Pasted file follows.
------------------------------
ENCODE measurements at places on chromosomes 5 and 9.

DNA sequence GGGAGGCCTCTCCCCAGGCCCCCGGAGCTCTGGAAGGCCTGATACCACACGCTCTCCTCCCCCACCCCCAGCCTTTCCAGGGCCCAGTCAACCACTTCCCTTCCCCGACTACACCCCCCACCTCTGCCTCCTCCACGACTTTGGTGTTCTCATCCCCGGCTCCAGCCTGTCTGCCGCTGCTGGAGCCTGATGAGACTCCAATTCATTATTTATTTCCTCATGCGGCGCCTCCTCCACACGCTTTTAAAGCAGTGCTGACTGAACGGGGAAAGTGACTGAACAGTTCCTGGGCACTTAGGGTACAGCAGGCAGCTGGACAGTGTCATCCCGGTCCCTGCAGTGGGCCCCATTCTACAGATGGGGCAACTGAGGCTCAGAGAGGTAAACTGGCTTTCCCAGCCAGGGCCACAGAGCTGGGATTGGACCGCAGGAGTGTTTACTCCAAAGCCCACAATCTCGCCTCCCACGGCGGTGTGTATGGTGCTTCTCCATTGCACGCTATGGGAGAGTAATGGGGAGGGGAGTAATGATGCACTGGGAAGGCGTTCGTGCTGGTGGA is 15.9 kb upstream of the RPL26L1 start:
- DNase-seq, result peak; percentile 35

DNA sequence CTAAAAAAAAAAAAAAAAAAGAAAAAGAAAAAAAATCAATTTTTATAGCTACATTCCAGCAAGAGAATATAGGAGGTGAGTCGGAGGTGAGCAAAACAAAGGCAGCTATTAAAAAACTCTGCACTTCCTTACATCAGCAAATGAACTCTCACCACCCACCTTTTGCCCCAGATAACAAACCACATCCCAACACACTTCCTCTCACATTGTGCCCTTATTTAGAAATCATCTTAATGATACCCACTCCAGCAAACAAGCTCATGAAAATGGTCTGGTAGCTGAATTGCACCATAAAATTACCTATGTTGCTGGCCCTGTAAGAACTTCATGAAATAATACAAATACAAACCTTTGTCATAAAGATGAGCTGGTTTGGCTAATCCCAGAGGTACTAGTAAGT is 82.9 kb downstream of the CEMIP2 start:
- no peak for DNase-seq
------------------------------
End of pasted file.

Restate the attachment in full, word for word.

ENCODE measurements at places on chromosomes 5 and 9.

DNA sequence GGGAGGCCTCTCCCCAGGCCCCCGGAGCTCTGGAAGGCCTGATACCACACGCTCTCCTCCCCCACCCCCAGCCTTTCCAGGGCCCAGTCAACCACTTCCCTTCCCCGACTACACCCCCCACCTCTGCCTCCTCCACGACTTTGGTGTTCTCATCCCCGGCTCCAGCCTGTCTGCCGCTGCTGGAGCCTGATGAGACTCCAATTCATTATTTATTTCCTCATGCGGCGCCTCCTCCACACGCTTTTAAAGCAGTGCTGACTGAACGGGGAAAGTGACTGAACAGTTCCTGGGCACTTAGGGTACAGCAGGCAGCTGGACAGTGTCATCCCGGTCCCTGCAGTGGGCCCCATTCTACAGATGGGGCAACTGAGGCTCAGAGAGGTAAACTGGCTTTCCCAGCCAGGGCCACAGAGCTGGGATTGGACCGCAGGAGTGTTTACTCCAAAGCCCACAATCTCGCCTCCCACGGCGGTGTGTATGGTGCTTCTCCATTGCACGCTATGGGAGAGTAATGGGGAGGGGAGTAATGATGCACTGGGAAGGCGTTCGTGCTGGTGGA is 15.9 kb upstream of the RPL26L1 start:
- DNase-seq, result peak; percentile 35

DNA sequence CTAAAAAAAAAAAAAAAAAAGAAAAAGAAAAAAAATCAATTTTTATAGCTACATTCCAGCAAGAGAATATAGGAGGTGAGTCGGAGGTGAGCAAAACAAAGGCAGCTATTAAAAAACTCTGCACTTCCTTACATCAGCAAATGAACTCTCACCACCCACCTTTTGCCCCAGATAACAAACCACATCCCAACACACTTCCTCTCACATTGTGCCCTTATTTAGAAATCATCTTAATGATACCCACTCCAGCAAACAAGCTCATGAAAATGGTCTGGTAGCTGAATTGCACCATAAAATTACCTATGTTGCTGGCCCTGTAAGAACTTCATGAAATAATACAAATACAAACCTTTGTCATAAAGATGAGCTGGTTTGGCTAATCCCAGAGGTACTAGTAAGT is 82.9 kb downstream of the CEMIP2 start:
- no peak for DNase-seq